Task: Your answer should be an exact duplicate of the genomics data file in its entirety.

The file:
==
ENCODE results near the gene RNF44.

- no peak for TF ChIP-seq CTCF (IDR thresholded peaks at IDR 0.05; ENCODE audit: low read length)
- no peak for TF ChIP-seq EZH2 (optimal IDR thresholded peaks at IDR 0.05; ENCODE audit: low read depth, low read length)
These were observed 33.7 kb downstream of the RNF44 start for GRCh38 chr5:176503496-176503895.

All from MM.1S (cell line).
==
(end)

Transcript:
ENCODE results near the gene RNF44.

- no peak for TF ChIP-seq CTCF (IDR thresholded peaks at IDR 0.05; ENCODE audit: low read length)
- no peak for TF ChIP-seq EZH2 (optimal IDR thresholded peaks at IDR 0.05; ENCODE audit: low read depth, low read length)
These were observed 33.7 kb downstream of the RNF44 start for GRCh38 chr5:176503496-176503895.

All from MM.1S (cell line).